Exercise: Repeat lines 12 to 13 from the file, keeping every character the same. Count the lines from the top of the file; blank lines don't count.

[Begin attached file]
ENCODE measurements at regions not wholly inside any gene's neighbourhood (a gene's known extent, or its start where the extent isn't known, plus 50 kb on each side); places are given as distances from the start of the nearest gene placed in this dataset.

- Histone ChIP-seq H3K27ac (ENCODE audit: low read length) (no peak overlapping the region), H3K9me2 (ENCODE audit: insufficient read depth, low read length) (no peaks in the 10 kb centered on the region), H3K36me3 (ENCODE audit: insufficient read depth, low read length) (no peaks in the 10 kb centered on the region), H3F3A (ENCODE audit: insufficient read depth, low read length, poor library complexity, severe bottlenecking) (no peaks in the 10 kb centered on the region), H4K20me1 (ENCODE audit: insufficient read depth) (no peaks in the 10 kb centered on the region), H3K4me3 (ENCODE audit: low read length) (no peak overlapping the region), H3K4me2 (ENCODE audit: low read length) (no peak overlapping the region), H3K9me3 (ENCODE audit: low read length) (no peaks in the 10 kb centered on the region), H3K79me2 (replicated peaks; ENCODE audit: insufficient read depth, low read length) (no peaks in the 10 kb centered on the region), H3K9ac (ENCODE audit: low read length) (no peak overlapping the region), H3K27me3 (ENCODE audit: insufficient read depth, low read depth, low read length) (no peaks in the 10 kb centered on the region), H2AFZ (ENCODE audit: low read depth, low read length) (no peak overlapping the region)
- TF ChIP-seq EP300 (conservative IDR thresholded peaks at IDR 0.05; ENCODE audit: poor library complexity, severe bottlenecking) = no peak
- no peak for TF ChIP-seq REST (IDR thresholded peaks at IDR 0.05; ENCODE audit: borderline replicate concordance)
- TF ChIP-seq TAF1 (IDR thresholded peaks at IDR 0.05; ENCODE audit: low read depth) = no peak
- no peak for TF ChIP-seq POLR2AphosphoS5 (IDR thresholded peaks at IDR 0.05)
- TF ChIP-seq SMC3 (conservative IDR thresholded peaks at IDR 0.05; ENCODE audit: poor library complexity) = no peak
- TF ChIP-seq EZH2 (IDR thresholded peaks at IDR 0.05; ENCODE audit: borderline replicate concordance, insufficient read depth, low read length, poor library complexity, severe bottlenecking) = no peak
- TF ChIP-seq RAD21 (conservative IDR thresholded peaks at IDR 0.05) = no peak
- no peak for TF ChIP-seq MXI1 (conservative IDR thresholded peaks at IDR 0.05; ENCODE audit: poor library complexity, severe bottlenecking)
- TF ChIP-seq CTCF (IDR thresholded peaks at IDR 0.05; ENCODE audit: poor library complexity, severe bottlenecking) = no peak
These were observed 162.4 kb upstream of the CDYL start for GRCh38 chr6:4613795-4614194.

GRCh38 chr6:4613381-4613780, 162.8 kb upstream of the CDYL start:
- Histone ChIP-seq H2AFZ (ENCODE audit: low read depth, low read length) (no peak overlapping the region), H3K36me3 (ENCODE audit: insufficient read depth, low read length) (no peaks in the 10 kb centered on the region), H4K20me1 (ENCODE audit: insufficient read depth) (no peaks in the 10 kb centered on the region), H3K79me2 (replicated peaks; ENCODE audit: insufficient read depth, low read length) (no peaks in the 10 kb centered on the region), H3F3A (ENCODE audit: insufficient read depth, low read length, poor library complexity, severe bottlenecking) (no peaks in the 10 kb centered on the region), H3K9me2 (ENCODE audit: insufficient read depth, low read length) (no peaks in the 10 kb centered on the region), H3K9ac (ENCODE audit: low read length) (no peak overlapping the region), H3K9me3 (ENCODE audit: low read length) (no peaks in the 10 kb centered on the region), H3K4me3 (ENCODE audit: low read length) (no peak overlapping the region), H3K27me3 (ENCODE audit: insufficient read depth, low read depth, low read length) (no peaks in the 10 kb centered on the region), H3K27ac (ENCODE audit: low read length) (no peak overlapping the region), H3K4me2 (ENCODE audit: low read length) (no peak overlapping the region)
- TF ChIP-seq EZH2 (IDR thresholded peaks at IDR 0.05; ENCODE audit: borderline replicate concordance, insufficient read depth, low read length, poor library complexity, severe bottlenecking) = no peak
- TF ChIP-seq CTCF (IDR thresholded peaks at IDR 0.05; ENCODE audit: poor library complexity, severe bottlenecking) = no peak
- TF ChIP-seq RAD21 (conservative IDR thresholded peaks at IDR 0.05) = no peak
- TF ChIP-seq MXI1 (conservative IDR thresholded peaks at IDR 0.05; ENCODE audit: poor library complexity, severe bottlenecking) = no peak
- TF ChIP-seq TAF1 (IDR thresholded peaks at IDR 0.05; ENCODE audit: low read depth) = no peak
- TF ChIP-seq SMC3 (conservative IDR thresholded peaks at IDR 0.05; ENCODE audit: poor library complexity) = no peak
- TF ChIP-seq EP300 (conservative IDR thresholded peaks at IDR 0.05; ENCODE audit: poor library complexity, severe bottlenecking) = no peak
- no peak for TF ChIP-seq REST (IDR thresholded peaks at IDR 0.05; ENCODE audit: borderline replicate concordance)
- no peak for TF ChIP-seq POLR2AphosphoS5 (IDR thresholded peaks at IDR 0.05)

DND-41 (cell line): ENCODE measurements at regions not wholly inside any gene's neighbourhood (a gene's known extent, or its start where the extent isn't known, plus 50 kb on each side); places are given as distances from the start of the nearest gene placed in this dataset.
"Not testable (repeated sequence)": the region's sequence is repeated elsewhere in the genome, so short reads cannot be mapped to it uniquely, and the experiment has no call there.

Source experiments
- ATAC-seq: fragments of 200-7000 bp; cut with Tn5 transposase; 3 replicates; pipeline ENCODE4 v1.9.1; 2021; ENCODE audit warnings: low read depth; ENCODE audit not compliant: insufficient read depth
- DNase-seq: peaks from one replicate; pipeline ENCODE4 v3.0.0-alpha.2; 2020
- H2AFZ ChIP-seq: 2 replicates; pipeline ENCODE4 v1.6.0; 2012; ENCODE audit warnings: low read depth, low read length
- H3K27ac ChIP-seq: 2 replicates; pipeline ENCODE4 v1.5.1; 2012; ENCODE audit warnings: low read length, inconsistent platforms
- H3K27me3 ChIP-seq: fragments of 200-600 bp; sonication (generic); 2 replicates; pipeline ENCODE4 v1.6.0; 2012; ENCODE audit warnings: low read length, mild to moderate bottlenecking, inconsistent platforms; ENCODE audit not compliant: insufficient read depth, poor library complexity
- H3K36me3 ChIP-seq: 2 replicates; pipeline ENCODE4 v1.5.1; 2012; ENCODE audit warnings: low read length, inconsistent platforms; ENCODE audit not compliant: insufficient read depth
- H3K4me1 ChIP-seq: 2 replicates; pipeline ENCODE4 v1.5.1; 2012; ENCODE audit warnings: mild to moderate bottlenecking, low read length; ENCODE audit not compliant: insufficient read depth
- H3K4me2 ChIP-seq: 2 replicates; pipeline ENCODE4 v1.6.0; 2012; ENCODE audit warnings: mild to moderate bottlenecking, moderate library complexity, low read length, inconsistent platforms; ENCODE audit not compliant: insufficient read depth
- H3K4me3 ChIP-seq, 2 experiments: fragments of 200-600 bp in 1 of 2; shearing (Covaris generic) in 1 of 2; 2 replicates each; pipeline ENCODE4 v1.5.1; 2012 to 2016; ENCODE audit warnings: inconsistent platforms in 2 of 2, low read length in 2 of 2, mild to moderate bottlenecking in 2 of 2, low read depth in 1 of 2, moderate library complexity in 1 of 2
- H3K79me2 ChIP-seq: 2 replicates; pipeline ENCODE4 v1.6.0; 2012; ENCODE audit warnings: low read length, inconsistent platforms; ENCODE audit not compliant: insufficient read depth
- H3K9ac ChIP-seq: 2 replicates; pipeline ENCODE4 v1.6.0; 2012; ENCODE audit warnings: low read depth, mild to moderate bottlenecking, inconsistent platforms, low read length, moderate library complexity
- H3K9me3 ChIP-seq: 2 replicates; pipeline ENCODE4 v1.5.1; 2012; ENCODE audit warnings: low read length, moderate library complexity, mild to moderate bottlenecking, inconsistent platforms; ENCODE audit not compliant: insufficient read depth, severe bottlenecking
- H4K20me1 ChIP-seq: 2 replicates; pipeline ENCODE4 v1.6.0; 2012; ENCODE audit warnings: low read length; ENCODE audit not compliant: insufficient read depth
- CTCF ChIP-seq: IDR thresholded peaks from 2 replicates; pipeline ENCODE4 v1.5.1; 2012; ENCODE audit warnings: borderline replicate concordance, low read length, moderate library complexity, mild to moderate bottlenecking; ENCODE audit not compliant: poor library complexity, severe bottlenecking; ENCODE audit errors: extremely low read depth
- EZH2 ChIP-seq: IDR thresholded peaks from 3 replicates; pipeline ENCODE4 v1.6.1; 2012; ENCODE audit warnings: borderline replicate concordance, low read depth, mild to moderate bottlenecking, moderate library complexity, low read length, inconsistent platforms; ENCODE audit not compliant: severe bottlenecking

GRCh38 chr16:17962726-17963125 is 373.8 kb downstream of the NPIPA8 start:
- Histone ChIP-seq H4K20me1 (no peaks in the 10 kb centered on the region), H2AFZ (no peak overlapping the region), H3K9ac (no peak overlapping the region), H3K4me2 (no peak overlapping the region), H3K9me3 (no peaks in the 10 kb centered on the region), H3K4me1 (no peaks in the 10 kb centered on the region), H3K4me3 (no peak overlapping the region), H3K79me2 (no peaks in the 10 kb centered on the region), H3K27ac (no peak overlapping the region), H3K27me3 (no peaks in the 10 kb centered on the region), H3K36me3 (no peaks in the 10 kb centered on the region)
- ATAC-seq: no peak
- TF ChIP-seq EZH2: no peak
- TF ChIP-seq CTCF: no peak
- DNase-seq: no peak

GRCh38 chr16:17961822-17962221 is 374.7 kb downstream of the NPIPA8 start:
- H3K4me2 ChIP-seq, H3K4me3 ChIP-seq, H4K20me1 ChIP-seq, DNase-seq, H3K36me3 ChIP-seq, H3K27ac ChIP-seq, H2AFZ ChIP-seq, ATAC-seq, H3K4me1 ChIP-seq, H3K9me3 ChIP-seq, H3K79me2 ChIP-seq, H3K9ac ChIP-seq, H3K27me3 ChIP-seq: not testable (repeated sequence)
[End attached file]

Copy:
These were observed 162.4 kb upstream of the CDYL start for GRCh38 chr6:4613795-4614194.

GRCh38 chr6:4613381-4613780, 162.8 kb upstream of the CDYL start: